What is the human capital model of education, and how does it work in the GCC and beyond?
Throughout most of human history, economists considered education a purely intellectual pursuit. Students at higher education institutions such as Oxford University were considered the representative case: independently rich, and studying disciplines with little or no labour market value, such as theology. The fact that wealthier countries had more educated populations was attributed to education being a luxury that only the rich could afford, rather than because education was a contributing factor to economic prosperity.
After the Second World War, a group of economists, including Jacob Mincer, Gary Becker, Arthur Lewis and Theodore Schultz (the last three of whom went on to win Nobel prizes) proposed a different interpretation for education, popularising the term “human capital”. Rather than analysing education as an intellectual activity unrelated to labour productivity, they treated it as an effort that an individual makes to enhance their abilities, including those of interest to employers.
In last week's article in this space, we learnt that a key determinant of your labour market compensation is the degree to which the tasks that you perform increase the company's revenues. Education is therefore considered a way to improve your ability to generate revenues for firms. A doctor cannot earn their hospital money unless they have acquired the medical knowledge necessary to treat people, just as an architect cannot create designs for buildings that their employer sells without learning how to construct aesthetically pleasing buildings that do not collapse.
The reason for the term “capital” in human capital is that it is considered an investment: the investor bears an upfront cost, comprising tuition fees and forgone labour market earnings due to being enrolled in full-time education, in exchange for a delayed return, which is higher labour market earnings after graduation.
Different types of human capital vary in their labour market value, depending on the availability of other people with the same human capital, and the revenue-generating effectiveness of that human capital. Thus, some investments, such as a PhD in art history, offer a very poor, and likely negative, rate of return, compared to a bachelor’s degree in mechanical engineering. However, the human capital model does not purport to be the only explanation for education: economists still acknowledge the direct enjoyment benefits associated with certain educational qualifications, such as a film-making degree.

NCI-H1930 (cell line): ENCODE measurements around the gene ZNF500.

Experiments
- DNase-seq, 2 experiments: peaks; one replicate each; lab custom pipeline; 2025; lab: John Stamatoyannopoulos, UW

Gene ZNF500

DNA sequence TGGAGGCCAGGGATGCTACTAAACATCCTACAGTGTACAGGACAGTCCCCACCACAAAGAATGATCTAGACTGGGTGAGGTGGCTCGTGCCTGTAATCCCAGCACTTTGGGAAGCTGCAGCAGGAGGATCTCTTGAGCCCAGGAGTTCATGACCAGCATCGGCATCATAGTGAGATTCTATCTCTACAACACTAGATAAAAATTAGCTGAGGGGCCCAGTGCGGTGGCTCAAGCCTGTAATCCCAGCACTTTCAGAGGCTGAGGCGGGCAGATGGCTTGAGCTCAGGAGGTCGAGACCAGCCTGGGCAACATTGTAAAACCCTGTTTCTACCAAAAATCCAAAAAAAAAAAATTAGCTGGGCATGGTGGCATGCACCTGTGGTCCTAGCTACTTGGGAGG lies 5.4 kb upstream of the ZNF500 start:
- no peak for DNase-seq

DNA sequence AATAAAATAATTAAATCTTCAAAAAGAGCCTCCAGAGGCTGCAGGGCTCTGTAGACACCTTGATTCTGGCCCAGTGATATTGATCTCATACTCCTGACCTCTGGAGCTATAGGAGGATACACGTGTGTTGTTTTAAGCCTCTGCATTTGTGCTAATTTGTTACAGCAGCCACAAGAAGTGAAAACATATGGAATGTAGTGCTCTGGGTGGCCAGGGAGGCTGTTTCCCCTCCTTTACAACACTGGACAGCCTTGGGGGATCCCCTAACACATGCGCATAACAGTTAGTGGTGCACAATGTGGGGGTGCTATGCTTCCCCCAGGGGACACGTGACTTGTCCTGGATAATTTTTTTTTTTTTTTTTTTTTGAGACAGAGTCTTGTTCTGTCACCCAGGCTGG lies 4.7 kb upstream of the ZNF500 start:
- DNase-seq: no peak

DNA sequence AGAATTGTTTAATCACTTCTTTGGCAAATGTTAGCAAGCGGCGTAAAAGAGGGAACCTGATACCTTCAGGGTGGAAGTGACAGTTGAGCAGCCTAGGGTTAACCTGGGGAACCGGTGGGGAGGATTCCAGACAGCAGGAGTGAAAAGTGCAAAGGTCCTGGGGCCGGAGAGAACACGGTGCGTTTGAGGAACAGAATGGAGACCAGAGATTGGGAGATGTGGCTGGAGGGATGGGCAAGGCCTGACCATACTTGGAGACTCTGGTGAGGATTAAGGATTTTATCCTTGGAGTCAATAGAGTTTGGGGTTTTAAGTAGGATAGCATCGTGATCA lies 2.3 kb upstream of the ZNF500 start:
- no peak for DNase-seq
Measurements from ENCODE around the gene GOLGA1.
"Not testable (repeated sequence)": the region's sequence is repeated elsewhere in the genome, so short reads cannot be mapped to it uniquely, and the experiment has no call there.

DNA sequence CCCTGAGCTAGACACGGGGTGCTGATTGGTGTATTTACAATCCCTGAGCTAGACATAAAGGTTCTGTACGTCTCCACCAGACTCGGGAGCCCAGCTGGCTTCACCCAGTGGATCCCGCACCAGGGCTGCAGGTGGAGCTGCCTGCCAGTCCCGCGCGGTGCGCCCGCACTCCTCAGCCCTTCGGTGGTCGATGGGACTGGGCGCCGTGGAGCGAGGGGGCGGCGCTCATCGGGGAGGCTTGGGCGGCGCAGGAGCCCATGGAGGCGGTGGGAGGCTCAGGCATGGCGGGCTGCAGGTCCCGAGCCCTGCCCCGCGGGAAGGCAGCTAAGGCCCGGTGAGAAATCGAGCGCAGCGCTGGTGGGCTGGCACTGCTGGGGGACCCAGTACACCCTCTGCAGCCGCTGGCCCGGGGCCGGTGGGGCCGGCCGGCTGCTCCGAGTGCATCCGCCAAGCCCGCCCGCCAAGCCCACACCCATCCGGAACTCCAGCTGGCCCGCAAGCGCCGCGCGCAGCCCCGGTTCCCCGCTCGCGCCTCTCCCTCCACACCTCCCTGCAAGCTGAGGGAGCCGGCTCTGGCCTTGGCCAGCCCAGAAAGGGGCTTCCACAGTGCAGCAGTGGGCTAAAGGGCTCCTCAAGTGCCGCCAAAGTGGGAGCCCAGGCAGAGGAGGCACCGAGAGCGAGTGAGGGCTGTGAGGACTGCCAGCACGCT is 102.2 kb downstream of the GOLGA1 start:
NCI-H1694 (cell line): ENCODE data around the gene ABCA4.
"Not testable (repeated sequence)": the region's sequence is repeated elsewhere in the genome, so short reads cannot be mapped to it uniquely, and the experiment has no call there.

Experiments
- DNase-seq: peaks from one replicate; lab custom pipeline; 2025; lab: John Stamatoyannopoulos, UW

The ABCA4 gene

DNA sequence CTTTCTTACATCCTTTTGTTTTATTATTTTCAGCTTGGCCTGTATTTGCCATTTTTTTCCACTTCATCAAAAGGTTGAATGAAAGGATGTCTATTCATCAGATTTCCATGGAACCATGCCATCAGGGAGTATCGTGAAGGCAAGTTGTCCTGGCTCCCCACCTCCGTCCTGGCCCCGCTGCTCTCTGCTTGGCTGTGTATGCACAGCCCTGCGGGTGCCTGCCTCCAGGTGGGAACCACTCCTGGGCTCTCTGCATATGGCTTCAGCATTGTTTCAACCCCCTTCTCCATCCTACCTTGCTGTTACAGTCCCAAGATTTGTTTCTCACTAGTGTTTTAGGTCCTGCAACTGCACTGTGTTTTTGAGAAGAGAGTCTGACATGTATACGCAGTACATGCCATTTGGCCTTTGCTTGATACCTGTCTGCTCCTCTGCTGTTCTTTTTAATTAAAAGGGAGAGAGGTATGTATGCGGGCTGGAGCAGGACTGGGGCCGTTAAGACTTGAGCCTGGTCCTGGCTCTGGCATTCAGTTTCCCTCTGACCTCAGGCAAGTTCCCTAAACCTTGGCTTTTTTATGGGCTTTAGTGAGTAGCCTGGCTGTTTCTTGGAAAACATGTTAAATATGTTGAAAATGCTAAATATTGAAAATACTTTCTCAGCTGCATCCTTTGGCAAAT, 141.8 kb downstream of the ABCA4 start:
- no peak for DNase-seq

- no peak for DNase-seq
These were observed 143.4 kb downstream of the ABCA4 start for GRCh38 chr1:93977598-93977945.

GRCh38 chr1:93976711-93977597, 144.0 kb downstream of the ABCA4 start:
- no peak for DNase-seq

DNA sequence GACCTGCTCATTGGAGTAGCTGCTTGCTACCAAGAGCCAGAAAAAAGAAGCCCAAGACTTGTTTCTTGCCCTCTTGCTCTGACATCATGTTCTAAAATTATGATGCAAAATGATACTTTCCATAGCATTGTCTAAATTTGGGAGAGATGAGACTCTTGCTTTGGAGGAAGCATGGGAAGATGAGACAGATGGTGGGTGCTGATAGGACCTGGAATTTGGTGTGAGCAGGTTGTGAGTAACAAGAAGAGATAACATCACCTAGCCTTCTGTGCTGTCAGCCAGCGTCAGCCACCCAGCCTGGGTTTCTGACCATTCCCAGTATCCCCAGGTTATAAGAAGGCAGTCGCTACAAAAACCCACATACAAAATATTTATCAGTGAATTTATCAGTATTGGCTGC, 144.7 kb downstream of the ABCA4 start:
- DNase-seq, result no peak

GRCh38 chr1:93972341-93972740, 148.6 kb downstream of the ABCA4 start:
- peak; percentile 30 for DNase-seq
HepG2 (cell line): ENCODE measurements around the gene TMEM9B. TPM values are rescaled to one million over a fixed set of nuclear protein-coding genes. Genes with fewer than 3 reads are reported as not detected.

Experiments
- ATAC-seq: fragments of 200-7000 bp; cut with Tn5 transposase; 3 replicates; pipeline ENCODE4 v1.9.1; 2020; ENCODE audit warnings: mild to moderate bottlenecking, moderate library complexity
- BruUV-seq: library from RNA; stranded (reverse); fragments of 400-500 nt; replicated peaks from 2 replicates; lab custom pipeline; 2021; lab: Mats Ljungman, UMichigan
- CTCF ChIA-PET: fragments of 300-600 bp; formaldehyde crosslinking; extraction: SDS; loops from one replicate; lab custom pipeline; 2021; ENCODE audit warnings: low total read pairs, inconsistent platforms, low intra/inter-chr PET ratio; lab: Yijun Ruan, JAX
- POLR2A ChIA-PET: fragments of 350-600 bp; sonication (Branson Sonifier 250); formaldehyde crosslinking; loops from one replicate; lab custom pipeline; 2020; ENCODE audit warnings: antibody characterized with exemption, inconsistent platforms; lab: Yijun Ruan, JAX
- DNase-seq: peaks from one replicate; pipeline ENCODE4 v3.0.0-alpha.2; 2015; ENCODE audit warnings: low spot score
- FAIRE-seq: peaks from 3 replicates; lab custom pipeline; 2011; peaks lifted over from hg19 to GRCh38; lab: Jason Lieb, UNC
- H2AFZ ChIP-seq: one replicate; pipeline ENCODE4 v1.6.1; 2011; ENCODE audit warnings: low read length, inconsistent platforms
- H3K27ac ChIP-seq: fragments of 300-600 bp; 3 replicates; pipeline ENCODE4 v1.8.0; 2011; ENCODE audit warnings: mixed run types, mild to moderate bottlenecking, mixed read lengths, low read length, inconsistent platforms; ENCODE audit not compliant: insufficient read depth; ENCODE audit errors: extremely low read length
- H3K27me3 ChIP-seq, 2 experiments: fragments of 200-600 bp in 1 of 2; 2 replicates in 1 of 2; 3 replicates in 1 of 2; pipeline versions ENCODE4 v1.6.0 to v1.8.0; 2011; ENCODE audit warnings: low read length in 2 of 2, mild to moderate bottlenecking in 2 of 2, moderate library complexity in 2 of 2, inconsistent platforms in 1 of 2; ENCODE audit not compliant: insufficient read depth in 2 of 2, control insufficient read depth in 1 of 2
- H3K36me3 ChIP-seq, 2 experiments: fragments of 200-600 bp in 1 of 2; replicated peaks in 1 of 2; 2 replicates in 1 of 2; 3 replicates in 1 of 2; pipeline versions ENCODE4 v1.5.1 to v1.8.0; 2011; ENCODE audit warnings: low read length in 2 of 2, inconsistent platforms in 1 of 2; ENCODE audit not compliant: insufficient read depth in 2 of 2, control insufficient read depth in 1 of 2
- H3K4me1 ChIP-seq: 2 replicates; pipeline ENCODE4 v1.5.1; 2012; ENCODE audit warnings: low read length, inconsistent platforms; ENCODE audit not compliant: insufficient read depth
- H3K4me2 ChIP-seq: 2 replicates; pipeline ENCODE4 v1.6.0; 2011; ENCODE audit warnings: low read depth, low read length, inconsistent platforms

Advances in data availability have allowed economists to study the relationship between income and education, partially as a way of testing the human capital model of education. Statistical modelling has provided strong confirmation that individuals and countries with higher levels of education also exhibit higher income levels. (In next week’s article, we will discuss a different education model, known as the “signalling” model, which provides an alternative explanation for the observed link between education and income.)
Within the GCC countries, the relationship between income and education is standard, in that better-educated people have higher labour market earnings than their lower-educated brethren. However, at the country level, the GCC countries constitute an outlier in global comparisons, because income is much higher than would be predicted given the educational attainments of their people. Naturally, the primary reason for this is that the GCC countries are endowed with very large volumes of hydrocarbon resources, which generate income without requiring educated workforces.
The conviction that education improves abilities and hence income has driven many economists to support public subsidies to human capital accumulation. The abundance of free education across the world, sometimes even up to the PhD level, confirms that policymakers have been convinced by such arguments.
However, there are two potential flaws with such a plan. First, as mentioned above, many educational qualifications are of no consequence to an individual’s ability to deliver valuable services to others, or to contribute to a firm’s revenues. Second, identifying these “dud” qualifications is very difficult, because labour markets are highly dynamic. That is why all governments, including the GCC, should tread cautiously when considering educational subsidies, lest they create white elephants.
Omar Al Ubaydli is the programme director for international and geopolitical studies at the Bahrain Center for Strategic, International and Energy Studies, and an affiliated associate professor of economics at George Mason University in the US.
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